Mitt Romney's Immigration Dodge

The former Massachusetts governor's immigration stance precludes the possibility of reconciling policy with reality.


"I don't believe in amnesty," Mitt Romney said in 2006, but "I don't believe in rounding up 11 million people and forcing them at gunpoint from our country." Although Romney is loath to admit it, the underlying reality remains the same.

While mass deportation of everyone illegally residing in the United States is unacceptable for both practical and humanitarian reasons, Republicans are afraid to suggest an alternative, lest it be tagged with the a-word. Last week Romney's campaign highlighted that danger by pouncing on New Gingrich for taking essentially the same position that Romney himself has repeatedly enunciated.

During last week's Republican presidential debate, Gingrich suggested appointing local review boards to decide which illegal immigrants should be allowed to stay. "If you've been here 25 years and you got three kids and two grandkids, you've been paying taxes and obeying the law, [and] you belong to a local church, I don't think we're going to separate you from your family, uproot you forcefully, and kick you out," he said. "I'm prepared to take the heat for saying, 'Let's be humane.' "

Unlike many other self-aggrandizing pronouncements by the former House speaker, that one, sadly, had an element of truth, as Romney's campaign promptly proved. "Newt Gingrich made it very clear he was for amnesty," Romney's spokesman, Eric Fehrnstrom, told reporters after the debate.

Yet back in 2006, when he was governor of Massachusetts, Romney said "those that are here paying taxes and not taking government benefits should begin a process toward application for citizenship, as they would from their home country." During his campaign for the 2008 Republican presidential nomination, he criticized the 2007 immigration reform bill, co-sponsored by his rival, Sen. John McCain (R-Ariz.), saying "people should have no advantage by having come here illegally." But he continued to support the general idea of letting illegal immigrants apply for citizenship or legal residency—a policy that the Romney of 2011 presumably would condemn as "amnesty."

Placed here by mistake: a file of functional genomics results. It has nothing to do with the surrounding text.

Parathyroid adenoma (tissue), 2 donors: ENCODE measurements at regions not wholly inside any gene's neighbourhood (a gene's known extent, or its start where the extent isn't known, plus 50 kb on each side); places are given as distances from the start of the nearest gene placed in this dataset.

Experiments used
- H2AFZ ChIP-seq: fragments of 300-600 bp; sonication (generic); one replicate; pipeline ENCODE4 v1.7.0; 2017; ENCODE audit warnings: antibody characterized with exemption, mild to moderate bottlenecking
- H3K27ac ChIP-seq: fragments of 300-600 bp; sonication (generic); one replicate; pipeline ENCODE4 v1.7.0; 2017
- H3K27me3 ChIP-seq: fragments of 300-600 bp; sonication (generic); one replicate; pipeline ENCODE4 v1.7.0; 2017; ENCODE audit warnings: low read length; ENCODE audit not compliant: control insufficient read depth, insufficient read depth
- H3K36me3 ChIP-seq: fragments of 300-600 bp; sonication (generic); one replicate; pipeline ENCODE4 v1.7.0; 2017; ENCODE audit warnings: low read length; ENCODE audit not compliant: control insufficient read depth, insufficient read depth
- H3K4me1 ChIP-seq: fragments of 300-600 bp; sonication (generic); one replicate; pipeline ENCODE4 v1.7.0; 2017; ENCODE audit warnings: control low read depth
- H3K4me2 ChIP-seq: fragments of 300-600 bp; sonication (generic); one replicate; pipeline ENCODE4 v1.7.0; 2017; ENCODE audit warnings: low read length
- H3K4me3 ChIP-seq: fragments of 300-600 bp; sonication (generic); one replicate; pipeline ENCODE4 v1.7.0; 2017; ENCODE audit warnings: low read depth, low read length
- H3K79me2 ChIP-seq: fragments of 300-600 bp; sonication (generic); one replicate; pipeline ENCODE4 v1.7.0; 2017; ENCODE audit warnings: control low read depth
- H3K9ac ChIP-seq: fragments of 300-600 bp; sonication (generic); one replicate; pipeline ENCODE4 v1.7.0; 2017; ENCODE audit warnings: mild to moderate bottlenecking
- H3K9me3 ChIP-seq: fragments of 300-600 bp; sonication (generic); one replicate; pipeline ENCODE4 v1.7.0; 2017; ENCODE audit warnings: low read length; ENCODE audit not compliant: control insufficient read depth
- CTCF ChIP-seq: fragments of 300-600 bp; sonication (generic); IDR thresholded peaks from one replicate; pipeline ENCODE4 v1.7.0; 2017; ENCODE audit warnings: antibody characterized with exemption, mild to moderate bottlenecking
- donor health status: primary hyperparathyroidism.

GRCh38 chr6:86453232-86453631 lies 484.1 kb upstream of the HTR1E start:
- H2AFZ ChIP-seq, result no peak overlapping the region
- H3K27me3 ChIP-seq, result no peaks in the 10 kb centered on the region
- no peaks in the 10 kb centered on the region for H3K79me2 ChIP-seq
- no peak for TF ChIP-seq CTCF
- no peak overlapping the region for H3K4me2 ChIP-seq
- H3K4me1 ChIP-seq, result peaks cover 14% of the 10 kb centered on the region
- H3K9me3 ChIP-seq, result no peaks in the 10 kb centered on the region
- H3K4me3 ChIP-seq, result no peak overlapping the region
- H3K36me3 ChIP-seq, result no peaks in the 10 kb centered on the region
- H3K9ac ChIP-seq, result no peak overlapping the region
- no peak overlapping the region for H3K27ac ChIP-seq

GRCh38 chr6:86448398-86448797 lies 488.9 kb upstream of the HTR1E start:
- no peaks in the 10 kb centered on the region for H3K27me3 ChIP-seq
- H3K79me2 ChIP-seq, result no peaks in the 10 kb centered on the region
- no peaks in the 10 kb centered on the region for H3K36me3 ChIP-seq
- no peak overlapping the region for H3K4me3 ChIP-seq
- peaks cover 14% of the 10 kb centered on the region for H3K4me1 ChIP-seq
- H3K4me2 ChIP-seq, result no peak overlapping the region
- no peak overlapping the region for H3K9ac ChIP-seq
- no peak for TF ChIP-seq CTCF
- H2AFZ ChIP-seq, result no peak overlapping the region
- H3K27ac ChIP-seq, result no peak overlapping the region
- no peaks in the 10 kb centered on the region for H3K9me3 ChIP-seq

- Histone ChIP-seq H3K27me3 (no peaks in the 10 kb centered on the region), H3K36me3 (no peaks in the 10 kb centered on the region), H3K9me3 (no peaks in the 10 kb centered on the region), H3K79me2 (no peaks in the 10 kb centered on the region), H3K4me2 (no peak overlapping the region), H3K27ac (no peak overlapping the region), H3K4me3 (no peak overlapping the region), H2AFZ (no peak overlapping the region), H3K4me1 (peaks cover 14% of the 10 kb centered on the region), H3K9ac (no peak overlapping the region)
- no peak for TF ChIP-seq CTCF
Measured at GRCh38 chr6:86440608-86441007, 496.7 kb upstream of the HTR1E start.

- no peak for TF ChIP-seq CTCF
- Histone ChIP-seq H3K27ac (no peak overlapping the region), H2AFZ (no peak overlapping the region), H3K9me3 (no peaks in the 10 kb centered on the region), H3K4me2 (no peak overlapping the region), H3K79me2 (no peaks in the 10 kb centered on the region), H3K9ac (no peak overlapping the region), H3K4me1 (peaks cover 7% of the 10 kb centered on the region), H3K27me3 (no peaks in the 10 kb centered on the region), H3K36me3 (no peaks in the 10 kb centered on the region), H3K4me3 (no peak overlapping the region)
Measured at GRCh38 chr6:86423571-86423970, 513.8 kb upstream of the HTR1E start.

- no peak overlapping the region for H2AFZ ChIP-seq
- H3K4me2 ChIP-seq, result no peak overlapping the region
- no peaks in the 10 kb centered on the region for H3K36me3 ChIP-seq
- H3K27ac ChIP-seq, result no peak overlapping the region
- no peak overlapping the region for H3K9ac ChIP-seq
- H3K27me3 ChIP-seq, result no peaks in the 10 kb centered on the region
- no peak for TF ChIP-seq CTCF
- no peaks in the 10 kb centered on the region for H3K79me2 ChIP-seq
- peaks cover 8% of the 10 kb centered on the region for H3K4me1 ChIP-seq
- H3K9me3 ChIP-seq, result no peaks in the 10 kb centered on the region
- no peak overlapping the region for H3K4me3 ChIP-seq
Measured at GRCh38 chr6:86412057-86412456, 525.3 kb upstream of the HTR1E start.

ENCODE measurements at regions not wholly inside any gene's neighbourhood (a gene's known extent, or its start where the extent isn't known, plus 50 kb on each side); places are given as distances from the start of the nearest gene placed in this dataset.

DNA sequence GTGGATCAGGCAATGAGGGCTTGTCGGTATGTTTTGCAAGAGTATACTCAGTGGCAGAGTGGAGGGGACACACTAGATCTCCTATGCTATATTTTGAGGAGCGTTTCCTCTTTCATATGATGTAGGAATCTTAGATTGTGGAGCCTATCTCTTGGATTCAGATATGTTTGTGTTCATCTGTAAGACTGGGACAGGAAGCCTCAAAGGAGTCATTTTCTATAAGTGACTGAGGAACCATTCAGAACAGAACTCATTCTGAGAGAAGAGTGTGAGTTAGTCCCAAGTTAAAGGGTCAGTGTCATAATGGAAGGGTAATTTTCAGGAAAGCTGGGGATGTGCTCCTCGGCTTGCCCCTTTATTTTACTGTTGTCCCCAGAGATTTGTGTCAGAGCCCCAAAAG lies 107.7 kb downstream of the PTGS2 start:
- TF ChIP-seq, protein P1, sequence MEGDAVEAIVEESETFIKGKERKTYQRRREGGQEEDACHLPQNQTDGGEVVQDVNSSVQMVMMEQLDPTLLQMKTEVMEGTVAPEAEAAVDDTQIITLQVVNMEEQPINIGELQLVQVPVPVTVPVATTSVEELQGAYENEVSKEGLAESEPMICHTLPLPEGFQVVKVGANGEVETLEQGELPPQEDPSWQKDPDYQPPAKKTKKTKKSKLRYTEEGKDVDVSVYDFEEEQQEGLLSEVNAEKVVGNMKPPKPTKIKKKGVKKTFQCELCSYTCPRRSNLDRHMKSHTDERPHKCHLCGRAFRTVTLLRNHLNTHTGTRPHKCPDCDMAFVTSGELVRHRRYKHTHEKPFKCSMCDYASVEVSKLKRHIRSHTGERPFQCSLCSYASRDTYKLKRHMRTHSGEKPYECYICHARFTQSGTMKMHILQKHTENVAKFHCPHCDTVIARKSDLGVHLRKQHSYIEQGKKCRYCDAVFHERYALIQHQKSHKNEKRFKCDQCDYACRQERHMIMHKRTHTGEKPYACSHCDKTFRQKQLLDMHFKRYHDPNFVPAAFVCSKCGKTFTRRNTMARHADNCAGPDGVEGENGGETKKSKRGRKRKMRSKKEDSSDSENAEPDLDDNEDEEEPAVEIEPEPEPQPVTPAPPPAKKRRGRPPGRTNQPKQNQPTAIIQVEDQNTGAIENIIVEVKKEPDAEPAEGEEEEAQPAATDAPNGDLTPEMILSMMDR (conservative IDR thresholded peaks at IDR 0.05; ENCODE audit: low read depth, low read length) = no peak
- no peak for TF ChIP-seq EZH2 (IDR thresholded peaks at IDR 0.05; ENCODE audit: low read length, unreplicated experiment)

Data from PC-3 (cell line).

We can't say for sure, because he refuses to address the issue. After the debate, The Examiner's Philip Klein repeatedly pressed Fehrnstrom to say how Romney would handle the estimated 12 million illegal immigrants currently living in the United States. Fehrnstrom would go no further than declaring that Romney "would not grant them amnesty," uttering that phrase or variations on it no fewer than five times.

This dodge precludes the possibility of reconciling U.S. policy with the reality that, as Gingrich put it in 2006, "millions of illegal immigrants are here because Americans are hiring them. They have jobs in your neighborhood and you know it."

Romney knows it as well as anyone else. In 2006 he was embarrassed by the revelation that undocumented landscapers hired by a contractor were working at his home in Belmont, Massachusetts. As Gingrich pointed out (regarding illegal immigrants in general), "Keeping these hard-working people illegal makes them vulnerable to criminals and keeps them from playing responsible roles in our communities."

Romney's chief complaint about the 2007 immigration bill, which aimed to bring these people in from the shadows, was that it would have let illegal immigrants "jump ahead of the line" to become permanent residents (after eight years) or citizens (after 13). He made a similar point at a debate last September. "We've got 4.7 million people waiting in line legally," he said. "Let those people come in first."

But if the U.S. government were prepared to let eager workers connect with desperate employers, 4.7 million people would not be "waiting in line." And if that line moved at a reasonable pace, 12 million people would not be living here illegally.

At last week's debate there was general agreement that it should be easier for high-skilled foreign nationals to take jobs in the United States. The same thing is glaringly true for people who work on farms, in restaurants, and in politicians' yards. Just don't call it amnesty.

Jacob Sullum is a senior editor at Reason and a nationally syndicated columnist. Follow him on Twitter.

© Copyright 2011 by Creators Syndicate Inc.